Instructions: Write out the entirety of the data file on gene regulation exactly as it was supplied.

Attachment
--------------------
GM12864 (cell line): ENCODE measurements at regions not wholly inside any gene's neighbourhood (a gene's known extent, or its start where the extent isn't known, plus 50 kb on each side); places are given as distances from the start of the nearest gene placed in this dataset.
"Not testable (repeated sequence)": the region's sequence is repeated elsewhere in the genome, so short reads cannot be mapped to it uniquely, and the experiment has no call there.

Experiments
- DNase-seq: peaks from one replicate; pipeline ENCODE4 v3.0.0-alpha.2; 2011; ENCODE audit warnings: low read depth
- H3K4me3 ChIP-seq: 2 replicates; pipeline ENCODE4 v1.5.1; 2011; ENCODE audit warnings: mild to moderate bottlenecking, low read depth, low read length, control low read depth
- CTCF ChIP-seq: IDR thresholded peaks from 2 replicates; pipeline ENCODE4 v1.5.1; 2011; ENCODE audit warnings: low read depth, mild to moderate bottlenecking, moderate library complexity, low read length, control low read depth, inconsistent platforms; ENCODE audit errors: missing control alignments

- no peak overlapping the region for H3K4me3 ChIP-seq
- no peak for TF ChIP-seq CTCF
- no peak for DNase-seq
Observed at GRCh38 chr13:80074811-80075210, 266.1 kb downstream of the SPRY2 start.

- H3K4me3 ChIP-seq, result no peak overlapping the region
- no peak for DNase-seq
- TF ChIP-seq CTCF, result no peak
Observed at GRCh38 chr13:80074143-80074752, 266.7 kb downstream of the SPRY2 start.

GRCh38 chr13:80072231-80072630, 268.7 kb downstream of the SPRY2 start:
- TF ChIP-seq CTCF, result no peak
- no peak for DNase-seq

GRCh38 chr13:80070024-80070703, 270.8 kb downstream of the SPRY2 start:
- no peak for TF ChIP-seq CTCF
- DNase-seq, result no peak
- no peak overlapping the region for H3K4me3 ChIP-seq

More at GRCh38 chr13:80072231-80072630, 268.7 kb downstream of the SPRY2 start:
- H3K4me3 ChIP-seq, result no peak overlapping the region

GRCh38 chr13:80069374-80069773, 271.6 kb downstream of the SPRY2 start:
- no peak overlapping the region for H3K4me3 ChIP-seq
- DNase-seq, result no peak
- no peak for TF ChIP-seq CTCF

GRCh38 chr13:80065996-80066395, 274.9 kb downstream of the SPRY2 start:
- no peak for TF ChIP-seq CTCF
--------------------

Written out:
GM12864 (cell line): ENCODE measurements at regions not wholly inside any gene's neighbourhood (a gene's known extent, or its start where the extent isn't known, plus 50 kb on each side); places are given as distances from the start of the nearest gene placed in this dataset.
"Not testable (repeated sequence)": the region's sequence is repeated elsewhere in the genome, so short reads cannot be mapped to it uniquely, and the experiment has no call there.

Experiments
- DNase-seq: peaks from one replicate; pipeline ENCODE4 v3.0.0-alpha.2; 2011; ENCODE audit warnings: low read depth
- H3K4me3 ChIP-seq: 2 replicates; pipeline ENCODE4 v1.5.1; 2011; ENCODE audit warnings: mild to moderate bottlenecking, low read depth, low read length, control low read depth
- CTCF ChIP-seq: IDR thresholded peaks from 2 replicates; pipeline ENCODE4 v1.5.1; 2011; ENCODE audit warnings: low read depth, mild to moderate bottlenecking, moderate library complexity, low read length, control low read depth, inconsistent platforms; ENCODE audit errors: missing control alignments

- no peak overlapping the region for H3K4me3 ChIP-seq
- no peak for TF ChIP-seq CTCF
- no peak for DNase-seq
Observed at GRCh38 chr13:80074811-80075210, 266.1 kb downstream of the SPRY2 start.

- H3K4me3 ChIP-seq, result no peak overlapping the region
- no peak for DNase-seq
- TF ChIP-seq CTCF, result no peak
Observed at GRCh38 chr13:80074143-80074752, 266.7 kb downstream of the SPRY2 start.

GRCh38 chr13:80072231-80072630, 268.7 kb downstream of the SPRY2 start:
- TF ChIP-seq CTCF, result no peak
- no peak for DNase-seq

GRCh38 chr13:80070024-80070703, 270.8 kb downstream of the SPRY2 start:
- no peak for TF ChIP-seq CTCF
- DNase-seq, result no peak
- no peak overlapping the region for H3K4me3 ChIP-seq

More at GRCh38 chr13:80072231-80072630, 268.7 kb downstream of the SPRY2 start:
- H3K4me3 ChIP-seq, result no peak overlapping the region

GRCh38 chr13:80069374-80069773, 271.6 kb downstream of the SPRY2 start:
- no peak overlapping the region for H3K4me3 ChIP-seq
- DNase-seq, result no peak
- no peak for TF ChIP-seq CTCF

GRCh38 chr13:80065996-80066395, 274.9 kb downstream of the SPRY2 start:
- no peak for TF ChIP-seq CTCF